HELP! Where Do You Go For Parenting Advice?!?


Where do young moms go to get parenting advice these days?

Someone posed this question in a Facebook group last week, and I clicked “subscribe to notifications” quicker than a crawling toddler finds an open electric socket.

Full disclosure: My son, our only, is 15 years old, and I run from most anything that reeks of a best seller fad. By that, I mean that I run from appearing like I follow such, not that I run from being in the know. And by golly did I realize that I was OUT OF TOUCH all of a sudden. I couldn’t think of a single parenting book title (that didn’t begin with “What to Expect.”) 

OK, that is not true. I actually can remember the last books I read and liked on parenting. Thank goodness for Google, though, because my memory is not what it used to be! I had to google “French parenting book” to find Bringing Up Bebe and “Jewish parenting book” to find The Blessing of a Skinned Knee

Amazon helped me see that some gal named Emily Oster has become quite prolific these days. I love her titles and her book covers. Her goal – creating a world of more relaxed pregnant women and parents – shows how the emphasis on parenting changes from time to time. Is a successful child your intended product or are you the primary target here?

I’m ashamed to admit that Good Housekeeping’s 20 of the Best Parenting Books Worth Your Money in 2021 did not contain any familiar to me. (OK, except What to Expect that First Year, but I feel like it’s super different this edition.) But now that I know, I want to read them ALL! Especially this one that they snuck smack in the middle of their list:

Look, I want to let you in on a little secret. Books can be great – especially audio ones. Podcasts can be, too. Heck, a blog might be just the answer you’re looking for if you get lucky. (Hint, hint)

But, if you are like I was in the earliest days of mothering, then you know where you go to get the best parenting advice.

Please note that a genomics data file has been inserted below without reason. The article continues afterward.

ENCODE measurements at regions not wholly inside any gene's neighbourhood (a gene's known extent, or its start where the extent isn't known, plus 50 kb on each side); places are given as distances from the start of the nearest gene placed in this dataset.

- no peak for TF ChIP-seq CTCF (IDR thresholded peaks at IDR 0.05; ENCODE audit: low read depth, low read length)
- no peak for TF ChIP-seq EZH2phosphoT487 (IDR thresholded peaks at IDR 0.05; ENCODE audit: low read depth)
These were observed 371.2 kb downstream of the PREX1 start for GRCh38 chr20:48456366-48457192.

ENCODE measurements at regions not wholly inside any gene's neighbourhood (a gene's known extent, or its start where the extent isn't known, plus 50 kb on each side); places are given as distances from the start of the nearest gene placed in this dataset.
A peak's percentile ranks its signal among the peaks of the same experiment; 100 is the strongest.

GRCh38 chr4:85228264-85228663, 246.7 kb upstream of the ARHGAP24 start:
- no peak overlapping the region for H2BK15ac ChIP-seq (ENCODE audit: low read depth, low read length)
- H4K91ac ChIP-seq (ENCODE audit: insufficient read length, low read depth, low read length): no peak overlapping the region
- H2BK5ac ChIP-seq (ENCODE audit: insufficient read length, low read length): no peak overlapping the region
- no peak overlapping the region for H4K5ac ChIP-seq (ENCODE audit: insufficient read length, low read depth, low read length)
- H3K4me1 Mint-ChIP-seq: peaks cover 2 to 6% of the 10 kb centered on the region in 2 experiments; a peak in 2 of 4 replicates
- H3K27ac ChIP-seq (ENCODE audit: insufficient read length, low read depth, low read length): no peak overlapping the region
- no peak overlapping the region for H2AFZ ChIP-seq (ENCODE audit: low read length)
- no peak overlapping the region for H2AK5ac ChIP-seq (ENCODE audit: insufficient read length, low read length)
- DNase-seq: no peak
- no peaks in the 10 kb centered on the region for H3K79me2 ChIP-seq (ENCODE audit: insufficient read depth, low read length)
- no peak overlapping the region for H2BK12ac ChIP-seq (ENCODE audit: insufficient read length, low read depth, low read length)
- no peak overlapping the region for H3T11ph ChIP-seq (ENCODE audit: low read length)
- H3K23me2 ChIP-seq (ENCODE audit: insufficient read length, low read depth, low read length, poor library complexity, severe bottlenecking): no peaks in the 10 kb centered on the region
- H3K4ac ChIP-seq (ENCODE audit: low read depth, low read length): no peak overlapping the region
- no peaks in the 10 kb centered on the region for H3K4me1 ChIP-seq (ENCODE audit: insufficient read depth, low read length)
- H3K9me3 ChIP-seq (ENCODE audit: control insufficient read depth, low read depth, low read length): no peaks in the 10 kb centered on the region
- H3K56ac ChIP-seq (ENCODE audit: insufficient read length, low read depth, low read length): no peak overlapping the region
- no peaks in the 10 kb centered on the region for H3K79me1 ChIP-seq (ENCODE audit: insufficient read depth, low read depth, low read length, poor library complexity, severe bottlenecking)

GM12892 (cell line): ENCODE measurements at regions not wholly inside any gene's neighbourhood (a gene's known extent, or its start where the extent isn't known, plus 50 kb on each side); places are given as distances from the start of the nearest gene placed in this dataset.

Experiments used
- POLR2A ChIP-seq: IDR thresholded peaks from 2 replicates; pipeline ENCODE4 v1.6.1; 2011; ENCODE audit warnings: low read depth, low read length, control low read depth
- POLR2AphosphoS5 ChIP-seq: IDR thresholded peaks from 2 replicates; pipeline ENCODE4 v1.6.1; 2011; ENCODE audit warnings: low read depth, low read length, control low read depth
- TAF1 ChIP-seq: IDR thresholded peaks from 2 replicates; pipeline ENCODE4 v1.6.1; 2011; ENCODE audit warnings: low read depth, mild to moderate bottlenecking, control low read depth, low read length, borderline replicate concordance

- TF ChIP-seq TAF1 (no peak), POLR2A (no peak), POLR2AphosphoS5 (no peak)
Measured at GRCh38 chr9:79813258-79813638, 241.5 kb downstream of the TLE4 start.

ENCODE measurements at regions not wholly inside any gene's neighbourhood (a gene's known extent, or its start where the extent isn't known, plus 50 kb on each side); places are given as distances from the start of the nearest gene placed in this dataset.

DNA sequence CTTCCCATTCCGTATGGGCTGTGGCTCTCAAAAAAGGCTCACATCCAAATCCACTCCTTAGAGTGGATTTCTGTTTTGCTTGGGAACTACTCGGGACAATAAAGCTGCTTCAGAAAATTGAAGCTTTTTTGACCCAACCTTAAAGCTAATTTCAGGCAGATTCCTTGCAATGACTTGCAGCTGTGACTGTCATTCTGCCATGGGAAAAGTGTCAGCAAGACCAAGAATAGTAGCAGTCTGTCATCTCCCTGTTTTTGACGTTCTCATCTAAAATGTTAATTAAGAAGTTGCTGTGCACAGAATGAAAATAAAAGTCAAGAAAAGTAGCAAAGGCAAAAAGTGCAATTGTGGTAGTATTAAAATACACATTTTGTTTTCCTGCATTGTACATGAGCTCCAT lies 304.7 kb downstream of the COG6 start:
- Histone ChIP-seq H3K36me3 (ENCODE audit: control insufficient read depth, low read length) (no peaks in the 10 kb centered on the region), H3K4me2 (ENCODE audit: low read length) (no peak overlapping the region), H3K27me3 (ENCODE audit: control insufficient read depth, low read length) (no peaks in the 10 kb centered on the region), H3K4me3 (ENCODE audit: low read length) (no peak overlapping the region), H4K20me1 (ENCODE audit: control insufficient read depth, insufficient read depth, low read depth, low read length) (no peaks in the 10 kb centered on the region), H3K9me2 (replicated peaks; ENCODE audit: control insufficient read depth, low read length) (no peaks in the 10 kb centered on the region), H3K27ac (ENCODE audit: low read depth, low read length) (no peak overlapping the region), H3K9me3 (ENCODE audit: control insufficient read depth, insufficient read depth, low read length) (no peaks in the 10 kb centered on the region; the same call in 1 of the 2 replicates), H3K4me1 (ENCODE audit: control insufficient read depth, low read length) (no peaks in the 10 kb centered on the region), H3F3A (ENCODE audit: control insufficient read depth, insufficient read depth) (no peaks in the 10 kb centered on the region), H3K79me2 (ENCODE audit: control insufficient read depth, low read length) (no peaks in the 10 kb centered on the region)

Friends. Good friends.

Friends who have a child the next age and stage up from yours.

Call one. Trust me.

Right now I’m remembering Sara who laughed in my ear when I called sobbing because my baby learned to stand up in the crib and now my putting my kid to sleep ritual was ruined. 

I’m remembering Beth who listened to me over breakfast at the local café when I told her my toddler was terrified of water and might be allergic to it. (Her brilliant suggestion: have you tried just not bathing him as often for a few weeks?)

I’m remembering Page who said my kindergartner was just going to be a leader one day when I was completely exasperated.

Friends give good advice. Great advice, actually. And, practical. Very practical. And that is exactly what we need sometimes. 

What about you? Do you have some favorite advice from a friend you’re willing to share? We’d even love to know which parenting book(s) you’ve read! 


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Melanie McGehee never knew she wanted to be a mom. Even marriage caught her somewhat by surprise, in spite of the fact that she met husband Andy through a matchmaking service. She thanked eharmony by writing about that experience for an anthology, A Cup of Comfort for Women in Love. Almost two years to the day after marrying him, she stared at two pink lines and wondered aloud, “Is this okay?” His response, “Kind of late to be asking that now.” It was a bit late – in life. But at the advanced maternal age of 35, she delivered by surprise at 35 weeks and an emergency C-section, a healthy baby boy. Ian, like Melanie, is an only child. She’s written much about him during her years with the blog, but he’s now a teenager. Please, don’t do the math. It’s true. Momming in middle age is the best!


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